Students working more to pay for increasing tuition

By By Jamie Bowen

By Jamie Bowen

Alexis Hardy said she didn’t know what to do after her scholarship ended, making it tough for her to pay for school last Spring Semester.

With this year’s budget cuts making the U administration raise tuition by 9 percent and the economy still in a recession, many students such as Hardy, a junior in exercise and sport science, are having trouble affording tuition and are looking for new ways to pay for it.

Many students have chosen to work full-time or at two or more jobs. Hardy said she received a promotion from her work at the U purchasing office when she found out that if she worked 30 hours a week, tuition would be cut in half.

Austin Dombrosky, a sophomore in history, said he works two jobs so he can pay for school. He works 35 to 40 hours a week at Batteries Plus and 10 hours as a peer adviser for the LEAP Program.

“It definitely takes a toll,” he said. “Late night studying and lots of coffee…it’s really hard.”

Miguel Silva, a senior in health education, said he works 45 hours a week at two jobs to help pay for school and support a family. On top of that, he has to do 10 hours of research a week for his major and is taking 18 credit hours this semester.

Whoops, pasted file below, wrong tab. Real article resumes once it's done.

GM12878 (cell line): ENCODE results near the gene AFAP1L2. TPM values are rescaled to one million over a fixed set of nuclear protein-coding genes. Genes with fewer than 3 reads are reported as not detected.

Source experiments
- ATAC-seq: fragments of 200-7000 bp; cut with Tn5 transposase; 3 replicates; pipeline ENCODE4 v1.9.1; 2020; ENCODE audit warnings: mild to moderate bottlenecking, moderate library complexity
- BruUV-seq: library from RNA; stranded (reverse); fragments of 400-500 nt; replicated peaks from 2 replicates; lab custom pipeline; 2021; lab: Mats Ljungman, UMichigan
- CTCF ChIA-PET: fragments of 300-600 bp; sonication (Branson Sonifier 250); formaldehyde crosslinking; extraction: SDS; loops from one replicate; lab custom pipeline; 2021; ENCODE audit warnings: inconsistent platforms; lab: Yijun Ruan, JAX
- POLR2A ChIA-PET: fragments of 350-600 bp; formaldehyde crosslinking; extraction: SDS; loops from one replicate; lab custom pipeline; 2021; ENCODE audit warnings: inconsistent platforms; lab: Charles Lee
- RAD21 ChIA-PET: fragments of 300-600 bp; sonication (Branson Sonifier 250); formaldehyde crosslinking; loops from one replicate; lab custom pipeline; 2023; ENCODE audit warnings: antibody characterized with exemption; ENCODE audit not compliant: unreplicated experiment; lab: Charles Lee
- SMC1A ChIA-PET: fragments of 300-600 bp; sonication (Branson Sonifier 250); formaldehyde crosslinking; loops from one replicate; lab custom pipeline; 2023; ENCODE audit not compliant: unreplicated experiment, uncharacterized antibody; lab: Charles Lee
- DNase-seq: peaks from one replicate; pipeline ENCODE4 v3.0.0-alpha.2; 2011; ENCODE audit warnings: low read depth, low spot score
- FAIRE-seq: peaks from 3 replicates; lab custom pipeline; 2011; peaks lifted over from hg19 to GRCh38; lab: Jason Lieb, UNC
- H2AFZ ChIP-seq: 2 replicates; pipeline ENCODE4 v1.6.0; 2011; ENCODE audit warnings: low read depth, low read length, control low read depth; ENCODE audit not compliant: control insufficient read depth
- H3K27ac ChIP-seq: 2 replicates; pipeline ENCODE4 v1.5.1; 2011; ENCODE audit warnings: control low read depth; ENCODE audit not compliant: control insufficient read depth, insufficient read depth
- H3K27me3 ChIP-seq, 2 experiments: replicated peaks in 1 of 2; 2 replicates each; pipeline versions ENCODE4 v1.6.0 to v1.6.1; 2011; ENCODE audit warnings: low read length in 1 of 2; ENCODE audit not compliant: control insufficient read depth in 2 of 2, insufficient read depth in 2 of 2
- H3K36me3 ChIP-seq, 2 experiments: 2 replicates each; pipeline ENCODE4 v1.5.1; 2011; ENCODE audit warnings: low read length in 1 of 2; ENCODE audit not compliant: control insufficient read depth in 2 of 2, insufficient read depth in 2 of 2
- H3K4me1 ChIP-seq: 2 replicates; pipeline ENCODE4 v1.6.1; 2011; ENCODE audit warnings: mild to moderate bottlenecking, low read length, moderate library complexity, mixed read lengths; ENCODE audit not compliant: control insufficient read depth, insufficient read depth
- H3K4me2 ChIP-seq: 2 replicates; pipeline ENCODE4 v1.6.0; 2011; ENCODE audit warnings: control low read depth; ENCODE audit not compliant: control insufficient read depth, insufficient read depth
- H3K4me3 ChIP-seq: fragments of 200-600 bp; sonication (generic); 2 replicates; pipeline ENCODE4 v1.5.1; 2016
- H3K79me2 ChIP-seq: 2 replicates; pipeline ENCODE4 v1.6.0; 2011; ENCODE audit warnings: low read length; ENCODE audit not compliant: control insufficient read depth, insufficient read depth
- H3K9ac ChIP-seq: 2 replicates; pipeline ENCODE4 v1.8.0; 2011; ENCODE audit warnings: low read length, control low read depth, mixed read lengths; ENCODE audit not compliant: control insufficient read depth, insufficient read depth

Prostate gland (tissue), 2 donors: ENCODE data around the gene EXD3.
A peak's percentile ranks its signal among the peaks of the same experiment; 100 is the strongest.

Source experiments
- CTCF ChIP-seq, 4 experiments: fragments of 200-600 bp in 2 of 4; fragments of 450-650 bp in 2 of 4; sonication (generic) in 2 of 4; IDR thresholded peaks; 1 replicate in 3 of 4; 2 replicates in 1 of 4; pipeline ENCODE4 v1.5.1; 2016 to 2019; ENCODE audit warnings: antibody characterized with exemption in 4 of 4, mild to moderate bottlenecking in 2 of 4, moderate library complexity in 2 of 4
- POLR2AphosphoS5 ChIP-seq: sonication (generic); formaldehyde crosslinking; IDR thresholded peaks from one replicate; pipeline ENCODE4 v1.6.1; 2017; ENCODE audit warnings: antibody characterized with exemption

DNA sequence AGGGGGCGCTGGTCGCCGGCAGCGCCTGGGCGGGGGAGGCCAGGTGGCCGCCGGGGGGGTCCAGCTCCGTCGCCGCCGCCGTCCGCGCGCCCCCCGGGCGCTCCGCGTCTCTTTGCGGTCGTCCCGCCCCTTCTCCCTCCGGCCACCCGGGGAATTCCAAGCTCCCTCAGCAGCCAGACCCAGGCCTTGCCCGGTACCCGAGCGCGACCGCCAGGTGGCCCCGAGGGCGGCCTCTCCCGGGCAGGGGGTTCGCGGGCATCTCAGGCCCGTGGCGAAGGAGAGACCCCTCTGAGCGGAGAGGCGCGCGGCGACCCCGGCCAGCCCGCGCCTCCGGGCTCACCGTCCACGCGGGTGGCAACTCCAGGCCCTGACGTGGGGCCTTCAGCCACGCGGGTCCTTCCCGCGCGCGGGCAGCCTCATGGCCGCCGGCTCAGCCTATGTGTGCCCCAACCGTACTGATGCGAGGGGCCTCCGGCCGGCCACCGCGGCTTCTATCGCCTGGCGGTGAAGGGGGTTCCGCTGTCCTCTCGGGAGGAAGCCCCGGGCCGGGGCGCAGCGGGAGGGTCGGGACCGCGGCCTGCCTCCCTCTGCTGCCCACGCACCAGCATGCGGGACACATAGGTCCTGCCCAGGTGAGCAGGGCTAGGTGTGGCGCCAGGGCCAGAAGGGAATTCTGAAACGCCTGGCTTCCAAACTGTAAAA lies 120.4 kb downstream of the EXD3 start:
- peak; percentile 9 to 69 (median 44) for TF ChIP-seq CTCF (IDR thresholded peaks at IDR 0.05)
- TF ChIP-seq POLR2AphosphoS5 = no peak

“It’s way stressful, and it is tough, obviously,” he said.

Amanda Kirk, a senior in human development, has worked every year she has been in college, but she also receives tuition benefits, which are necessary for her to be able to go to school.

“I wouldn’t be able to take classes without the tuition reduction,” she said. “If I didn’t, I would have to take out a student loan.”

Students such as Kirk who can’t work the extra time, or for whom the extra work hours aren’t enough, have chosen to take out loans.

The U Financial Aid and Scholarships Office has seen more students apply for financial aid this year than in years past, said Zane Archibald, financial aid specialist.

“It’s a drastic increase,” he said. “That is actually why we have been so behind this semester.”

The Financial Aid Office could not immediately provide information as to how much student loans have increased. It has access to many undergraduate scholarships across campus and can help anyone who needs financial aid.

Students can call its office at 801-581-6211 for more information.

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Mike Mangum

Dustin Jordan, a sophomore in mass communication, steams milk at Chartwells? Outtakes in the Union where he works.